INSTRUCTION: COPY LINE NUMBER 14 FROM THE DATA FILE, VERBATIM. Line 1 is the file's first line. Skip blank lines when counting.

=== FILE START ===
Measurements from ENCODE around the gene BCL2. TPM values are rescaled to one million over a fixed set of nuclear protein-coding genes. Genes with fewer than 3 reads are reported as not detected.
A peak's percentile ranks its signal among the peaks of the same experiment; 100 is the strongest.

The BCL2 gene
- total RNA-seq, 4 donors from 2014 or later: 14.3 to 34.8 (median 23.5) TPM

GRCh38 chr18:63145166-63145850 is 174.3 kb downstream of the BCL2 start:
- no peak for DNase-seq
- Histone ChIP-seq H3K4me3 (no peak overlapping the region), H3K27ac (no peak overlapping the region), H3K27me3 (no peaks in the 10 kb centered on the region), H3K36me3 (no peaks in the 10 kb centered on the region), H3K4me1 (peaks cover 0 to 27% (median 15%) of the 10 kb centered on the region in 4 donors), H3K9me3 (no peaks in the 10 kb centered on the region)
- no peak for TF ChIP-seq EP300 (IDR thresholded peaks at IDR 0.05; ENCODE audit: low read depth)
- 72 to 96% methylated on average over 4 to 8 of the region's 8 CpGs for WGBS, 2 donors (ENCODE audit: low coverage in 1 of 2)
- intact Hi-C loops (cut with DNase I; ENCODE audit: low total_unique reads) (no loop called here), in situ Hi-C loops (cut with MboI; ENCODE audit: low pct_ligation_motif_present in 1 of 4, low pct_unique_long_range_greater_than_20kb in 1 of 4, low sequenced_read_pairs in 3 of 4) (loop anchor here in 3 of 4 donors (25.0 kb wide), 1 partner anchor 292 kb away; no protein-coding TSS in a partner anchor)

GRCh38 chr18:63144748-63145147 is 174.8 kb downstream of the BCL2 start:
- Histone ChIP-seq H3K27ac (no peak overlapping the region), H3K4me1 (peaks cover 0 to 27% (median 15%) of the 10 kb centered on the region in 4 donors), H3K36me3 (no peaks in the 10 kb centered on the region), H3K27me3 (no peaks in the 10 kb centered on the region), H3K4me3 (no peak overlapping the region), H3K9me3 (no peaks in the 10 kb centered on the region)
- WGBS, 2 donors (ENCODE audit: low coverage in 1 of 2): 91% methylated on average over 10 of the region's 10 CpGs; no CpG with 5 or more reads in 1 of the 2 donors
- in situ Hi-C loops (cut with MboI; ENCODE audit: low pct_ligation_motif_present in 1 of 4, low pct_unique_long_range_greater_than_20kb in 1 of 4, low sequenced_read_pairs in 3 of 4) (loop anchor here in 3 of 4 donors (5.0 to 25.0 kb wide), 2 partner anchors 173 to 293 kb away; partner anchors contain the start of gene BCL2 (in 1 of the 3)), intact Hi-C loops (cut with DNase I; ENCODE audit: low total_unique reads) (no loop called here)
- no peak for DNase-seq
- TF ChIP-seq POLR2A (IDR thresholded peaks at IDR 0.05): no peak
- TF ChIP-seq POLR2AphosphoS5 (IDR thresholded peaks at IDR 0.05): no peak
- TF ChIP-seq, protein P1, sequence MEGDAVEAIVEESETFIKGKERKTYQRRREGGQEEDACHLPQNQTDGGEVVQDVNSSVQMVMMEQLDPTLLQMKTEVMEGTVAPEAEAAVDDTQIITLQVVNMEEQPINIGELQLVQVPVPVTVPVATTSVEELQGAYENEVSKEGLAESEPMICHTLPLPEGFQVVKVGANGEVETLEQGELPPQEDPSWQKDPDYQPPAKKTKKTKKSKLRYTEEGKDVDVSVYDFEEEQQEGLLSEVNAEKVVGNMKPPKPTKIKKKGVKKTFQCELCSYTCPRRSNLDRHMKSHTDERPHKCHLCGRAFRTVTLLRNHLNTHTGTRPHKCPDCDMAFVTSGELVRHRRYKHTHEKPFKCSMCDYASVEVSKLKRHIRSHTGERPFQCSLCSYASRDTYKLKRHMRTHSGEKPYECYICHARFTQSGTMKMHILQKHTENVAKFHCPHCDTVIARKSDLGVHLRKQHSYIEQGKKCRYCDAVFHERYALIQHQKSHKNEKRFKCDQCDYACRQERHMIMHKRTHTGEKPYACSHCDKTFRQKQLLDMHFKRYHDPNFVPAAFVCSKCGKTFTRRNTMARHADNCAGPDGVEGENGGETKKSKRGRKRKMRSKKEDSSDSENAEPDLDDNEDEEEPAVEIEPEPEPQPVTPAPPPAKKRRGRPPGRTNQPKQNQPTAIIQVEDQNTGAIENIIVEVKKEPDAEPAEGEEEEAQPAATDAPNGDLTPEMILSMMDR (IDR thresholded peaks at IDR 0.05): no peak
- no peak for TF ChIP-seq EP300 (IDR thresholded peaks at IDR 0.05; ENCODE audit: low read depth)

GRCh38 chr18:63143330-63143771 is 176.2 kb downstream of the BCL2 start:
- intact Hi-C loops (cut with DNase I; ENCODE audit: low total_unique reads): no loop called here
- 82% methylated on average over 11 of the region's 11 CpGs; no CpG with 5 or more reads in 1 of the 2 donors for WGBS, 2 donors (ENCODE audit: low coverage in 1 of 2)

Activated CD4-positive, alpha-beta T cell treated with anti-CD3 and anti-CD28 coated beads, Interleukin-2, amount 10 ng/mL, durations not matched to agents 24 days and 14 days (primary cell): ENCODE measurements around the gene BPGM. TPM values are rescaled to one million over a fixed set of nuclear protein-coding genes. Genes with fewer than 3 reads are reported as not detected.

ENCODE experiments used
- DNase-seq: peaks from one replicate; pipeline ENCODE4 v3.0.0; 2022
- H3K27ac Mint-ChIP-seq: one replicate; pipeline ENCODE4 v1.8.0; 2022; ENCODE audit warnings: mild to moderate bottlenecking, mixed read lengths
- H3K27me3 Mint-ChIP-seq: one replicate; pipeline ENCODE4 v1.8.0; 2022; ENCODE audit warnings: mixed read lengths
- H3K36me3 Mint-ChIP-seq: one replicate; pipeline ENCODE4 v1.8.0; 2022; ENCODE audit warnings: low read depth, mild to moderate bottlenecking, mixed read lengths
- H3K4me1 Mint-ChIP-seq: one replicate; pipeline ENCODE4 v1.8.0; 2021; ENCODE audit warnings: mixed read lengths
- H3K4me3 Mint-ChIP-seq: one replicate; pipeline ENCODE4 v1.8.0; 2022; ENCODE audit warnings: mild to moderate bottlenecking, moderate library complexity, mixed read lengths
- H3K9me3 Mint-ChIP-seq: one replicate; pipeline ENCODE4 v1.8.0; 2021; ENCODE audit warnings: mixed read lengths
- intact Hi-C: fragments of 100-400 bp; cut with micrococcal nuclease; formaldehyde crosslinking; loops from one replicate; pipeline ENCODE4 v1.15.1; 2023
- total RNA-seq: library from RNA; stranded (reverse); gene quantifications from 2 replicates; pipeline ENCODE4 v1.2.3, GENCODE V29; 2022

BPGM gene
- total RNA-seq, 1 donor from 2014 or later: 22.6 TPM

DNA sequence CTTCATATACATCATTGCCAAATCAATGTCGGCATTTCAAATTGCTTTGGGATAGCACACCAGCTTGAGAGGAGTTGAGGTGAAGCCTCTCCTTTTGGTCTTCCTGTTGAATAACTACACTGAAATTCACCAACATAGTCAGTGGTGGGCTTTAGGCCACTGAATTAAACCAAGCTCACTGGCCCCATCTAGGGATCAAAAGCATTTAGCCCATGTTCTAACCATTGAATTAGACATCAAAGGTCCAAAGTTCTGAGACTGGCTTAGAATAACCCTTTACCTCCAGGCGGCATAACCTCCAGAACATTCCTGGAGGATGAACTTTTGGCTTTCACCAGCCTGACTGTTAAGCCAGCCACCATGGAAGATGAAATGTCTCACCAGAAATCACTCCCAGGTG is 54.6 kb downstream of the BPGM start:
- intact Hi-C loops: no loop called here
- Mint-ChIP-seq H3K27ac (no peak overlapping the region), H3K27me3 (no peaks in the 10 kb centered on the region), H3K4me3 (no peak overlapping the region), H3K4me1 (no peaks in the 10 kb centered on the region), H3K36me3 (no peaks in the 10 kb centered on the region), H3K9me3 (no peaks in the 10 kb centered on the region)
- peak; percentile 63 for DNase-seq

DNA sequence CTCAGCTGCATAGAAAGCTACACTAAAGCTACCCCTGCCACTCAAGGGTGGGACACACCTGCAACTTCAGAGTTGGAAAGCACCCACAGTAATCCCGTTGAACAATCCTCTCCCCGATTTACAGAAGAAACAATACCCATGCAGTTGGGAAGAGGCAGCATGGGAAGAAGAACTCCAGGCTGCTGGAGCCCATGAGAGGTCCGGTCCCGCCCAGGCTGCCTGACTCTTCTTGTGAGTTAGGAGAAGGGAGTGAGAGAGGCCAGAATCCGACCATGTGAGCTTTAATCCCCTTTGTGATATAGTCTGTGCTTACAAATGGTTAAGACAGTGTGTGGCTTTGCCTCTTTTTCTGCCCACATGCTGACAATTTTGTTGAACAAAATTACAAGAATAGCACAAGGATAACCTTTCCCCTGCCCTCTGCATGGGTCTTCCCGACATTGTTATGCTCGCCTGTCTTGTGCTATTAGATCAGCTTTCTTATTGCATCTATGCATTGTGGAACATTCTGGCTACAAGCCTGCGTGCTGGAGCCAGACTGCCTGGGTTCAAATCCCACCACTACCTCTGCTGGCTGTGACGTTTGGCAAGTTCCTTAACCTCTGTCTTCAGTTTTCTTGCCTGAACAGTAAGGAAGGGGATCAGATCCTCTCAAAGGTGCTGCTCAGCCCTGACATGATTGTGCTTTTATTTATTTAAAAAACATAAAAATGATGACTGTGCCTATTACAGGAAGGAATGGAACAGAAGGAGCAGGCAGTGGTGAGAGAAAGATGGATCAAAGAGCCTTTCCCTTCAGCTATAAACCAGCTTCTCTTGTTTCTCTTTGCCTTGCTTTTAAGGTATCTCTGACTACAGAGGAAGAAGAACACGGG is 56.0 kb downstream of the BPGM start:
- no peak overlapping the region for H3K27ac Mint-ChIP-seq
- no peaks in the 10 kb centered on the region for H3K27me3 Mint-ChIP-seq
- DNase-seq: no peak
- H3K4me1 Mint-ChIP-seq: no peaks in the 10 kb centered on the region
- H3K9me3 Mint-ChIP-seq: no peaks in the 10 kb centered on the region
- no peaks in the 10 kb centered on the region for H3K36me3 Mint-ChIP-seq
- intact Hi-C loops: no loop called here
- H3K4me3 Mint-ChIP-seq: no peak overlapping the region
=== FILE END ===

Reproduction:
- in situ Hi-C loops (cut with MboI; ENCODE audit: low pct_ligation_motif_present in 1 of 4, low pct_unique_long_range_greater_than_20kb in 1 of 4, low sequenced_read_pairs in 3 of 4) (loop anchor here in 3 of 4 donors (5.0 to 25.0 kb wide), 2 partner anchors 173 to 293 kb away; partner anchors contain the start of gene BCL2 (in 1 of the 3)), intact Hi-C loops (cut with DNase I; ENCODE audit: low total_unique reads) (no loop called here)